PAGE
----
Michaela Redhead: Travel Award Report
In March 2016, Travel Award recipient Michaela Redhead (Class of 2015) spent 3 weeks at Naankuse Wildlife Conservation and Sanctuary in Namibia, a charity supported by the Jolie-Pitt Foundation. Here, she tells us all about her experiences during her time volunteering abroad…
“I chose this particular project through Frontier, as I wanted the hands-on experience with the variety of animal species that Naankuse offers, namely the baboons, meerkats, cheetahs. The opportunity to nurse a baboon for the night including feeding, washing, changing nappies, and cuddling them really is a once-in-a-lifetime opportunity that only seems to be possible at Naankuse. The close encounters provided me with the chance to observe the behaviour each animal displayed towards humans. Another reason why I chose Namibia was that I wanted to visit a country that was not yet too tourist driven. Namibia was the perfect place as it has not yet been overly influenced or adapted to suit tourists’ needs.
At Naankuse, the day was divided into 3 activities. The more arduous activities included preparing food, feeding the animals, and cleaning enclosures. Other activities included taking the baboons out for walks (where they would groom you!), game counts, telemetry, feeding the carnivores (throwing meat over to the cheetahs, lions etc.), walking the cheetah cubs, volunteering at the Clever Cubs School and many more. Whilst in Namibia I also took the opportunity to visit Neuras Wildlife Estate and Winery for a week, where we tracked hyenas, fed the cheetahs daily, and tracked Lightening the Leopard (the longest-known tracked leopard in the world). The small group and laid back atmosphere at Neuras made this week my favourite part of the project.
The accommodation at Naankuse was very basic. I slept in a tent and used a small out-house with temperamental, solar heated water. The accommodation was similar in Neuras, the only difference was that the bathrooms did not have a roof, which was amazing as it meant you could look up at the stars whilst brushing your teeth!
All of the staff at both Naankuse and Neuras were very committed and passionate about the projects. The volunteers came from all over the world and had completely different backgrounds. There were people from Denmark, the USA and Australia ranging in age from 18-60. The lovely thing about both the staff and volunteers was that, even though we were all so different, we were all there for a common reason: to contribute to conservation of Namibian fauna.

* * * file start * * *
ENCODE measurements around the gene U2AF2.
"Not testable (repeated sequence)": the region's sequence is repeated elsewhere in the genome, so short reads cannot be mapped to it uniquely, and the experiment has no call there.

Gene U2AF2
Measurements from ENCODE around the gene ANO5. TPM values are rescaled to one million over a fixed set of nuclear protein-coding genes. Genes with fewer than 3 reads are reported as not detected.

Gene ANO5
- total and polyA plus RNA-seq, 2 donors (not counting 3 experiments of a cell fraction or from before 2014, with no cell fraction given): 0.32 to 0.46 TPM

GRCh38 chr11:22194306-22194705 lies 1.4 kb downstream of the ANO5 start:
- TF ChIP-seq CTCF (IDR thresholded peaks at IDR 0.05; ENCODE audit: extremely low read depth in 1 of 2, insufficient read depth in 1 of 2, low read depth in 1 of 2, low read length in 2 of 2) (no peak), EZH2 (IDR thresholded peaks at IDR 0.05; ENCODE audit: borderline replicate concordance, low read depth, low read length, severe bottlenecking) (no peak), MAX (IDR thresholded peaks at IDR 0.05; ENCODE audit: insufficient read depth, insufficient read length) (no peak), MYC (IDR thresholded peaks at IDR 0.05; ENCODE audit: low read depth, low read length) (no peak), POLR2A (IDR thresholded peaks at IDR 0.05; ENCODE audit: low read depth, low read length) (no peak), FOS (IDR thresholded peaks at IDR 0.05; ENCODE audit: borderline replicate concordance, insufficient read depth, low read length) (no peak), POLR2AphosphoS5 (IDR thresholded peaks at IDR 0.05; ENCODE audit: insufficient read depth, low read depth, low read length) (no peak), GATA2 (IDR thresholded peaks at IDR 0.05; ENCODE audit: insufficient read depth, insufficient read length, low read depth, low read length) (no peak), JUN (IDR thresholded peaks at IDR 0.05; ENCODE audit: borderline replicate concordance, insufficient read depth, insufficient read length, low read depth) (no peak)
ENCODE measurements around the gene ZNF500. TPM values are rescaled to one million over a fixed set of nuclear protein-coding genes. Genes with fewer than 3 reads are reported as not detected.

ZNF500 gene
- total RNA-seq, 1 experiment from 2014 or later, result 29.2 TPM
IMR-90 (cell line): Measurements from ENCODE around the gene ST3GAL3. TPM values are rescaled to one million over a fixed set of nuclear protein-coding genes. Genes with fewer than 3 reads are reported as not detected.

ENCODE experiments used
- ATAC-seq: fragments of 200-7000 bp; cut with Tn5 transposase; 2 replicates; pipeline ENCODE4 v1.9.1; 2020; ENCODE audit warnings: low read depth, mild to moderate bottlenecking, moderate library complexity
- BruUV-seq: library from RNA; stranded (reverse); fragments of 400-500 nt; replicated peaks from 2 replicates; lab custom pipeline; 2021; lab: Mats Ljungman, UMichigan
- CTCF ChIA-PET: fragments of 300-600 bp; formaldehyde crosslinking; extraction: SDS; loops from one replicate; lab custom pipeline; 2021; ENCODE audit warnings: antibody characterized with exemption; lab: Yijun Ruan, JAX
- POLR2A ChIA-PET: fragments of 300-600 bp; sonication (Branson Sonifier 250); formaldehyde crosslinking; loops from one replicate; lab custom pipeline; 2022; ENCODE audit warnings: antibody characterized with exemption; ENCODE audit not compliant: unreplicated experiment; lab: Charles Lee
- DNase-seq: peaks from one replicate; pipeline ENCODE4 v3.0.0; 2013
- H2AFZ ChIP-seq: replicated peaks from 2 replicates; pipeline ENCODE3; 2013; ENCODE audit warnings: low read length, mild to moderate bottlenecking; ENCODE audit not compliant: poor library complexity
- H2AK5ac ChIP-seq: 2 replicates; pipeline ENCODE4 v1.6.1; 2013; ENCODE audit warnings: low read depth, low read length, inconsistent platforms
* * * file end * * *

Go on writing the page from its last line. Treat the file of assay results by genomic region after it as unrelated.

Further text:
The most surreal yet amazing moment of my trip was taking Bonbon the baboon for a shower with me (fully clothed!!) I had the water to a perfect temperature and was shampooing her hair as she clung onto my side, fast asleep. It felt so rewarding when, a few days later, I went back into the enclosure to play with the baby baboons, and Bonbon recognised me. She leapt onto me, immediately fell asleep and wouldn’t let me leave her!
One of the conservation efforts that I was most impressed with at Naankuse was the attempts they are making to tackle human-animal conflict. Quite often farmers will shoot predators such as leopards and cheetahs if they see them on their land, so Naankuse GPS collars track these animals to prove to the farmers that, more often than not, the big cats are not responsible, hence proving that there is no need to kill them. The same problem occurs at Neuras with the hyenas. At Neuras, we helped in tracking hyena scat to show whereabouts the hyenas roam, in order to prove to farmers that these animals are not generally interfering with their livestock.
It felt so rewarding to know that I was contributing my time and funds (from Withington Onwards Travel Award and working full-time) to such a responsible, non-exploitative and well-intentioned sanctuary.
Whilst on the project, I was hoping to observe animal behaviour towards humans as I have an interest in animal psychology. I was fascinated by how confident the baboons were and how easily they accept humans as one of their own. Aside from observing the animals, I also learnt so much more, specifically about the different approaches taken to conservation and the animals’ general behaviour out in the wild. One of the facts that has really stuck in my mind is that 22-24 chicken eggs are equivalent in size to 1 ostrich egg!
During my trip, I also took the opportunity to visit the main tourist sights of Namibia including Soussesvlei Sand Dunes, a colony of 60,000 cape seals in Walvis Bay and Etosha National Park, where I was lucky enough to see rhino, lions, spotted hyenas, meerkats and a parade of elephants.
My project in Namibia was definitely challenging yet so rewarding. I had to learn how to stay calm in difficult situations, as just the slightest change in behaviour can disturb animals and put you in a potentially dangerous situation. I remember turning around whilst on a baboon walk and seeing 30 adult baboons sprinting towards me at full speed, and having to keep calmly walking whilst my instinct told me to run, knowing that I’d feel the baboons climbing onto my head at any time! It was also quite intimidating arriving at Naankuse at first as there are so many experienced volunteers who know each other and exactly what to do. It definitely took a few days to settle in, but at the end of the day everyone is similar and we were all there for the same reason – because we are passionate about animals and conservation, and want to make a positive difference to the ecosystem!”